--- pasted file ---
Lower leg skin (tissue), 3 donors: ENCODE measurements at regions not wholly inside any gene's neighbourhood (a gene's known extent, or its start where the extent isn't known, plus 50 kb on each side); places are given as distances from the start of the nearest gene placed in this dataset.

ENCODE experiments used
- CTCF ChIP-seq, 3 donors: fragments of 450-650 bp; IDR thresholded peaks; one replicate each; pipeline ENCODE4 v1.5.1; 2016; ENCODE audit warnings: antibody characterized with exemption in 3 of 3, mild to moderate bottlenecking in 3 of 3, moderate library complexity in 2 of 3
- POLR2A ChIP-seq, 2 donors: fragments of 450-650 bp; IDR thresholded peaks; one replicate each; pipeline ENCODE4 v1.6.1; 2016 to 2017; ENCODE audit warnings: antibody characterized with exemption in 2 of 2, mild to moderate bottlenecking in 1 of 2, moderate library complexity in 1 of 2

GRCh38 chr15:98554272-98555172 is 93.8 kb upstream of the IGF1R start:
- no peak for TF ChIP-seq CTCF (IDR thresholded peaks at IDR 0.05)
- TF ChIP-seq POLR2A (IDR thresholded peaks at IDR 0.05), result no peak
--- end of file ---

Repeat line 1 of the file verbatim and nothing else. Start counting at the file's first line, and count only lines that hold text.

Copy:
Lower leg skin (tissue), 3 donors: ENCODE measurements at regions not wholly inside any gene's neighbourhood (a gene's known extent, or its start where the extent isn't known, plus 50 kb on each side); places are given as distances from the start of the nearest gene placed in this dataset.